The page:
Non-chemical approaches needed to stop weeds winning, agronomist warns
Weeds are now tougher and harder to kill than ever, thanks to their increased resistance to herbicides, according to a leading agronomist.
New approaches are needed that tackle them without these chemicals, such as precision weed monitoring, electric and foam weed control, Dr Nicola Cannon of the Royal Agricultural University (RAU) said.
Speaking ahead of the Changing Face of Weed Control conference at the RAU this month, Dr Cannon, Associate Professor of Agriculture, explained: “Weeds have been one of the main challenges to farmers and gardeners ever since humans started cultivating the land. They compete with our crops for light, water and nutrients and so reduce yields.
“Historically weeds have been controlled by manual removal, sheep grazing and diverse crop rotations which helped deprive them of a rich environment for growth.
“The Second World War saw the breakthrough discovery of 2, 4-D, a selective herbicide that could kill broadleaved plants but left the growing cereal or grass crop undamaged. This product is still widely used in agriculture today and further herbicide groups have been discovered, many of which act by mimicking plant hormones and interfering with the growth of the target weed to be killed.
“Herbicides have become a mainstay of conventional farmers’ weed control strategy, but for a couple of decades now the cracks have started to show in this method of weed control as they have become ever more resistant to the herbicides applied.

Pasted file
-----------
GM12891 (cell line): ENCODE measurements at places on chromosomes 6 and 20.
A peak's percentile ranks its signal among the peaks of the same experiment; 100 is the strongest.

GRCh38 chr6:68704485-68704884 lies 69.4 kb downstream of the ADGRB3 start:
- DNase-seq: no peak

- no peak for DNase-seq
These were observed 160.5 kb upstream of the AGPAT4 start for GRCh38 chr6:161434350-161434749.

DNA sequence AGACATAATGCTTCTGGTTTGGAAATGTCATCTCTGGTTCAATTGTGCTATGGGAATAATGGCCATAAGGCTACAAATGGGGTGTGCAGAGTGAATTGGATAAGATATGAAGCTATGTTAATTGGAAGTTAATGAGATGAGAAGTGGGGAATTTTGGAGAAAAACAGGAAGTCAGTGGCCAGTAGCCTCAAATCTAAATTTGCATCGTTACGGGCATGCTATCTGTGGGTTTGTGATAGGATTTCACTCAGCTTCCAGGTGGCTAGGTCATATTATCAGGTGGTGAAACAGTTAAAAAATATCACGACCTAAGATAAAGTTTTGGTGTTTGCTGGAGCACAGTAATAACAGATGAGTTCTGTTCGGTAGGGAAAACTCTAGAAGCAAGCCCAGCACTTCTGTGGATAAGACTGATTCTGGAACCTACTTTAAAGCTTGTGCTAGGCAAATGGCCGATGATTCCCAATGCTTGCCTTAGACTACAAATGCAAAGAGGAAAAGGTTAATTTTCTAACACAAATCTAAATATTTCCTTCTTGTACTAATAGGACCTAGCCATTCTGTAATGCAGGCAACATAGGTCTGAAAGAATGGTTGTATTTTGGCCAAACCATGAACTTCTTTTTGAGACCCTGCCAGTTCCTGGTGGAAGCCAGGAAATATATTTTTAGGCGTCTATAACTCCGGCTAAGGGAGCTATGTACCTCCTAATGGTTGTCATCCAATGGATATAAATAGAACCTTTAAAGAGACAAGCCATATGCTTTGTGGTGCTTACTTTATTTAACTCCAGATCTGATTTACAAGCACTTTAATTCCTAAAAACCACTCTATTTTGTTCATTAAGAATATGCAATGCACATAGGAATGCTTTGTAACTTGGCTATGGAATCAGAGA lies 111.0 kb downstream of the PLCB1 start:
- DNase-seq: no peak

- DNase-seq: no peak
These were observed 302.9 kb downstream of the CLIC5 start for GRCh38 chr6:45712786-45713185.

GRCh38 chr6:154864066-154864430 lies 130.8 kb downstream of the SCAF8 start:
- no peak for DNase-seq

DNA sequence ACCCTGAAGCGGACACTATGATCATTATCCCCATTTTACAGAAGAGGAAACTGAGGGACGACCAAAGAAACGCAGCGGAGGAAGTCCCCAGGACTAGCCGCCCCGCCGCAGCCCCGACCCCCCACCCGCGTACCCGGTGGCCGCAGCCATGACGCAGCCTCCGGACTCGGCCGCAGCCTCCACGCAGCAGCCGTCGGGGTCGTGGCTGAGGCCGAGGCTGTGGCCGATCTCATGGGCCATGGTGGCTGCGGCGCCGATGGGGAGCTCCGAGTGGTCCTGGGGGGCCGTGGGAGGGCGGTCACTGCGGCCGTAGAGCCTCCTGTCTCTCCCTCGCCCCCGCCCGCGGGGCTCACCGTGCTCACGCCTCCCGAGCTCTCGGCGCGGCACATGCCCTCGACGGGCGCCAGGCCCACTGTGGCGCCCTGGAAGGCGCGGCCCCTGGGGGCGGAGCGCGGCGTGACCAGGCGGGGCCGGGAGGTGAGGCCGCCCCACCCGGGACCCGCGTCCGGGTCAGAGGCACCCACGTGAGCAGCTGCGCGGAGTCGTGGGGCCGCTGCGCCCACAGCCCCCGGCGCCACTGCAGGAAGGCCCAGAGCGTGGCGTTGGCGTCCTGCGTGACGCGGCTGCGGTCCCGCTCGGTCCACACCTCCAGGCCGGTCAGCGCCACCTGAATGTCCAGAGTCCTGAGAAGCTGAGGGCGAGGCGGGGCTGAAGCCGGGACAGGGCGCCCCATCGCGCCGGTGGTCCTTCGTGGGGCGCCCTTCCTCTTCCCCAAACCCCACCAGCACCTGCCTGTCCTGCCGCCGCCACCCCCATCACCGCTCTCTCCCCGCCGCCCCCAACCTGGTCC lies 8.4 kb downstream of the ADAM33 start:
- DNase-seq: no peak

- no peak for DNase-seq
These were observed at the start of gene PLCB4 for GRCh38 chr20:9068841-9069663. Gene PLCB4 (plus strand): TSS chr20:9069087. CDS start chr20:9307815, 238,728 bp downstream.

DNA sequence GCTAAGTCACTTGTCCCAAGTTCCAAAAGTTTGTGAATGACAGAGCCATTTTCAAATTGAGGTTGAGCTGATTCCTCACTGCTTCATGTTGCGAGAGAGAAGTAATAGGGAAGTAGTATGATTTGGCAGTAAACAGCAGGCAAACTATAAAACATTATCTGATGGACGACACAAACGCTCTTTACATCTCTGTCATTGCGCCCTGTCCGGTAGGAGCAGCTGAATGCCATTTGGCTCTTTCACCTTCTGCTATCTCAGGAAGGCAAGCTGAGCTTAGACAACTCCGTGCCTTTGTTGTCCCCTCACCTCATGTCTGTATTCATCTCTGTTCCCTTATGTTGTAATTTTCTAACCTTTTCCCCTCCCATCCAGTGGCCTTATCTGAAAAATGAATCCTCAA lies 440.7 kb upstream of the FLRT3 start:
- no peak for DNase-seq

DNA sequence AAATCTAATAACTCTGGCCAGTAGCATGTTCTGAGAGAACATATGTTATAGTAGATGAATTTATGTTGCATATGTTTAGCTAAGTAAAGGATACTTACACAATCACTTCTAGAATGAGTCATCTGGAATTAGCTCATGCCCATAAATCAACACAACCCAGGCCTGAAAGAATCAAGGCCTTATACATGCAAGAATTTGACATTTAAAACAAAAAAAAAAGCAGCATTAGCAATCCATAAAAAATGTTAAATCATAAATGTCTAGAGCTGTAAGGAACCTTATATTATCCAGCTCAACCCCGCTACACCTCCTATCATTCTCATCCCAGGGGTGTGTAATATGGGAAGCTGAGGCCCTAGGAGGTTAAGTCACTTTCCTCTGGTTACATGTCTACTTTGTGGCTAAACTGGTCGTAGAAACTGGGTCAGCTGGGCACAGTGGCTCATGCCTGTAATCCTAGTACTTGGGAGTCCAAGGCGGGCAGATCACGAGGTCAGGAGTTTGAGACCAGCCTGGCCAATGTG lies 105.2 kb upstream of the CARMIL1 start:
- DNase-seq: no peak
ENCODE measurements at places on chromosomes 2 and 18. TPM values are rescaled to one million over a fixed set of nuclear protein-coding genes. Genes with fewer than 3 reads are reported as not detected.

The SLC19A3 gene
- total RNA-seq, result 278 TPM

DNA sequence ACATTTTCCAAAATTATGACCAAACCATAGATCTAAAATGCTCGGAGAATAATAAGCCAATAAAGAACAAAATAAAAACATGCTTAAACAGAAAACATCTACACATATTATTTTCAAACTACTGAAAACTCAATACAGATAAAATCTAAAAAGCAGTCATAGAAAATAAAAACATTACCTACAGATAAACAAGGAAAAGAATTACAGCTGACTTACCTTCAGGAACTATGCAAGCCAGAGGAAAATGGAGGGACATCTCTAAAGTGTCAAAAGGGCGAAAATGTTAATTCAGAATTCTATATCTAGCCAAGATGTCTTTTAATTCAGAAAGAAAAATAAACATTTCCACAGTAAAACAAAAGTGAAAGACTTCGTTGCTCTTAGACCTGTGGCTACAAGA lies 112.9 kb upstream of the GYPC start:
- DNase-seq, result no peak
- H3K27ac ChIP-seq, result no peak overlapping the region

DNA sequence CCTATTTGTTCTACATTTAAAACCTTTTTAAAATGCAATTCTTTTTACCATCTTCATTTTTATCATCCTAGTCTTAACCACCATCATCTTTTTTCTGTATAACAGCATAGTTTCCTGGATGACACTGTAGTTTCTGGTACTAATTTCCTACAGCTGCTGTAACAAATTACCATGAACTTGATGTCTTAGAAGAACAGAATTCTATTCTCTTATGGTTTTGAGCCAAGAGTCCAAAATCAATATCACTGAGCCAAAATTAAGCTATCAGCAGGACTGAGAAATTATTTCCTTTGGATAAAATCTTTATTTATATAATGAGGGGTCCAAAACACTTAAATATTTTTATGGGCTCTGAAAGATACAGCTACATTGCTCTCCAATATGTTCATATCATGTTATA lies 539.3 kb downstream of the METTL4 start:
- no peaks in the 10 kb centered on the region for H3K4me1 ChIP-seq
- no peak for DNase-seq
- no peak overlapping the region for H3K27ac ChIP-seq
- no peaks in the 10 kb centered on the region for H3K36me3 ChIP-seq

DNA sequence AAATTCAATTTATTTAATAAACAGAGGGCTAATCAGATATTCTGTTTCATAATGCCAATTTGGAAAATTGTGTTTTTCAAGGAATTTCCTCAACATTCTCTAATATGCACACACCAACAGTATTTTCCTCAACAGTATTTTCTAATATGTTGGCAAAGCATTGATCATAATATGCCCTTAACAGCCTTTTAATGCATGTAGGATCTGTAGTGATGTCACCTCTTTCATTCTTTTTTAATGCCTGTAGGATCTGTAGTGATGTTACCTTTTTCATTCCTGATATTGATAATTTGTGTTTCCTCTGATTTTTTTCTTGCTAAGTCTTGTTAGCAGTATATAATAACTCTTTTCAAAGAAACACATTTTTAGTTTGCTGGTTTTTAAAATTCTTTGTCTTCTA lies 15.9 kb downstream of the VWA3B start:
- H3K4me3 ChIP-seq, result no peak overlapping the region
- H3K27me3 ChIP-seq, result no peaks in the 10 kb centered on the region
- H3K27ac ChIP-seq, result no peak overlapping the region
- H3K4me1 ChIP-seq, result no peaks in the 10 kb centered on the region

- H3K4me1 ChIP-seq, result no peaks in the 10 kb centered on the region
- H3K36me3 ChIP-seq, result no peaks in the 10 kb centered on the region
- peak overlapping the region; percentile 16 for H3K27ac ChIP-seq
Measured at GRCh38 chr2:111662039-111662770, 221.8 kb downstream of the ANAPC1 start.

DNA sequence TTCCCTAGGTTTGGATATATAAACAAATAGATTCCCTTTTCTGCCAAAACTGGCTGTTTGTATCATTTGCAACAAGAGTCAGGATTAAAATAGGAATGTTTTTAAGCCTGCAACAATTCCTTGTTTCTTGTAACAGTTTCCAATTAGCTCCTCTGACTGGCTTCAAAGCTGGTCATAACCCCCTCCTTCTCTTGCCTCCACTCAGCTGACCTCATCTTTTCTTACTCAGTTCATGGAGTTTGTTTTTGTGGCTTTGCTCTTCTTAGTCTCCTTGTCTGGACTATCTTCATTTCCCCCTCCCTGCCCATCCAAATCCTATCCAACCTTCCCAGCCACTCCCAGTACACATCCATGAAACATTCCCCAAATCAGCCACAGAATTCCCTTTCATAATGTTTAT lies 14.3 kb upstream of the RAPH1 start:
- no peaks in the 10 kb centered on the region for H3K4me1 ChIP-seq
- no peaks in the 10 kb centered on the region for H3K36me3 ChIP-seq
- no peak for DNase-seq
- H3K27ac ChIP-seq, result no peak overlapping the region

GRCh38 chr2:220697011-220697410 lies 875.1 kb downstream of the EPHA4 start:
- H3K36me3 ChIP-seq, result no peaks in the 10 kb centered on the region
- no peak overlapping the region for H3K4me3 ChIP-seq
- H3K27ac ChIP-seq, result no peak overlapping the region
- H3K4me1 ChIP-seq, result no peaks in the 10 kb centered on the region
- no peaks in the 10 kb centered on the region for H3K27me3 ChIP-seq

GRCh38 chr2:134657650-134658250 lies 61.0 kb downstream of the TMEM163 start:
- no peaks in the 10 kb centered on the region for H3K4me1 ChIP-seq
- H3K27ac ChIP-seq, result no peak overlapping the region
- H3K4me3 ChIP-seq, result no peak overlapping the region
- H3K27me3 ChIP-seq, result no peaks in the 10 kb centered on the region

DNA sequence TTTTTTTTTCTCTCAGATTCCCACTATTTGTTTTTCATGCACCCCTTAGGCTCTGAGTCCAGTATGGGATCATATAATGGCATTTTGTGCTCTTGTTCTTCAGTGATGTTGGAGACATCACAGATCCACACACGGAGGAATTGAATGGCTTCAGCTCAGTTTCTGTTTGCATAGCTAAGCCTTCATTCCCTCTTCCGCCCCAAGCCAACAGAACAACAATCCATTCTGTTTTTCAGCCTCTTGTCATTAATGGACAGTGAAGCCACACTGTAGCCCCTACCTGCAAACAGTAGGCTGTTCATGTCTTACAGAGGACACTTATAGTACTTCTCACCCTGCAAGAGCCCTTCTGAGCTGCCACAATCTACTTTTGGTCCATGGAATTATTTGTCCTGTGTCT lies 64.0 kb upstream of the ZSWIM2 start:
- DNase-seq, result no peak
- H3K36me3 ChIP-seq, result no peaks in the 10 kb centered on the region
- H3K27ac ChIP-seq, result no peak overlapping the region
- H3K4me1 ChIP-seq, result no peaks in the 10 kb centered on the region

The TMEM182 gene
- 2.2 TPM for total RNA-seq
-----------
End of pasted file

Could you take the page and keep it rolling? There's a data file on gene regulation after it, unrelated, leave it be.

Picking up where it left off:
“Initially the weeds are only weakened and not killed and then in many cases previously susceptible weeds are able to continue germinating, grow and seed, thereby increasing the resistant weed populations.
“New herbicides are now very rare to come to market because finding suitable active ingredients which work effectively and pass the stringent pesticide registration process is very demanding, expensive and takes many years of product development.
“So, weed resistance, coupled with the lack of new products, have left farmers facing huge challenges in weed control. Previously available herbicides are being withdrawn due to either environmental or human health concerns.
“Growing crops with fewer or no herbicides requires different approaches, some traditional but also the adoption of innovative techniques, such as weed mapping and control solutions by techniques such as robot or drone spot spraying or physical removal.”
The Changing Face of Weed Control is a farmer focussed event - featuring speakers from the RAU, ADAS and the Soil Association - that looks at the application of these new techniques.
Held at the University’s Rural Innovation Centre (RIC) in Cirencester on 23 October, it will feature field demonstrations including new prototype weed control solutions, machinery options and environmental management.